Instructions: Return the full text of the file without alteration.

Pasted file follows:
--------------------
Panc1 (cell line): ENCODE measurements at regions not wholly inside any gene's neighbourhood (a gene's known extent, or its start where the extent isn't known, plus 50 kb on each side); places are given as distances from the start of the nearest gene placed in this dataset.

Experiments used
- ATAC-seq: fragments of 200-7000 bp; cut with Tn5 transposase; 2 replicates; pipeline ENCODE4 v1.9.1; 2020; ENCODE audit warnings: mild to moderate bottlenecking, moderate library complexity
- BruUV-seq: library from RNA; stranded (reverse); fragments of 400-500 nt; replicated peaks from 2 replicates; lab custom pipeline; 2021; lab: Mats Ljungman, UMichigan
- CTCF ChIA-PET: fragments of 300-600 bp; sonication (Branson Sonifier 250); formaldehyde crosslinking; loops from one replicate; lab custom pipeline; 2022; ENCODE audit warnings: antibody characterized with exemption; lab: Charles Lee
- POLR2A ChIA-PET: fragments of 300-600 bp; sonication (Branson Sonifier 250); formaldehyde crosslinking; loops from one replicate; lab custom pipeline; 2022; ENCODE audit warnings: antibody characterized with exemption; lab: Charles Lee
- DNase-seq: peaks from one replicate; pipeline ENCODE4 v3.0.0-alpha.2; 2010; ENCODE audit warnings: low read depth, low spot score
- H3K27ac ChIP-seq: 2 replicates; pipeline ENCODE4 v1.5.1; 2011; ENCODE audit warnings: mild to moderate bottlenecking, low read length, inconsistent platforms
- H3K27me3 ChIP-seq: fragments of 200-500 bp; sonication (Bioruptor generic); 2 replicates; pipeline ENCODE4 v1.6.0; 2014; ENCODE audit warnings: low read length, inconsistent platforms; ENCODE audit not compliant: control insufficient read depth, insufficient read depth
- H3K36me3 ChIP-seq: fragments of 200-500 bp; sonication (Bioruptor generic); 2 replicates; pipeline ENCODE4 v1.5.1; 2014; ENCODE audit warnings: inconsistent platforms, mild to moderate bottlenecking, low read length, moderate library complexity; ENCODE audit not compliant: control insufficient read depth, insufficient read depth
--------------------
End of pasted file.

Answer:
Panc1 (cell line): ENCODE measurements at regions not wholly inside any gene's neighbourhood (a gene's known extent, or its start where the extent isn't known, plus 50 kb on each side); places are given as distances from the start of the nearest gene placed in this dataset.

Experiments used
- ATAC-seq: fragments of 200-7000 bp; cut with Tn5 transposase; 2 replicates; pipeline ENCODE4 v1.9.1; 2020; ENCODE audit warnings: mild to moderate bottlenecking, moderate library complexity
- BruUV-seq: library from RNA; stranded (reverse); fragments of 400-500 nt; replicated peaks from 2 replicates; lab custom pipeline; 2021; lab: Mats Ljungman, UMichigan
- CTCF ChIA-PET: fragments of 300-600 bp; sonication (Branson Sonifier 250); formaldehyde crosslinking; loops from one replicate; lab custom pipeline; 2022; ENCODE audit warnings: antibody characterized with exemption; lab: Charles Lee
- POLR2A ChIA-PET: fragments of 300-600 bp; sonication (Branson Sonifier 250); formaldehyde crosslinking; loops from one replicate; lab custom pipeline; 2022; ENCODE audit warnings: antibody characterized with exemption; lab: Charles Lee
- DNase-seq: peaks from one replicate; pipeline ENCODE4 v3.0.0-alpha.2; 2010; ENCODE audit warnings: low read depth, low spot score
- H3K27ac ChIP-seq: 2 replicates; pipeline ENCODE4 v1.5.1; 2011; ENCODE audit warnings: mild to moderate bottlenecking, low read length, inconsistent platforms
- H3K27me3 ChIP-seq: fragments of 200-500 bp; sonication (Bioruptor generic); 2 replicates; pipeline ENCODE4 v1.6.0; 2014; ENCODE audit warnings: low read length, inconsistent platforms; ENCODE audit not compliant: control insufficient read depth, insufficient read depth
- H3K36me3 ChIP-seq: fragments of 200-500 bp; sonication (Bioruptor generic); 2 replicates; pipeline ENCODE4 v1.5.1; 2014; ENCODE audit warnings: inconsistent platforms, mild to moderate bottlenecking, low read length, moderate library complexity; ENCODE audit not compliant: control insufficient read depth, insufficient read depth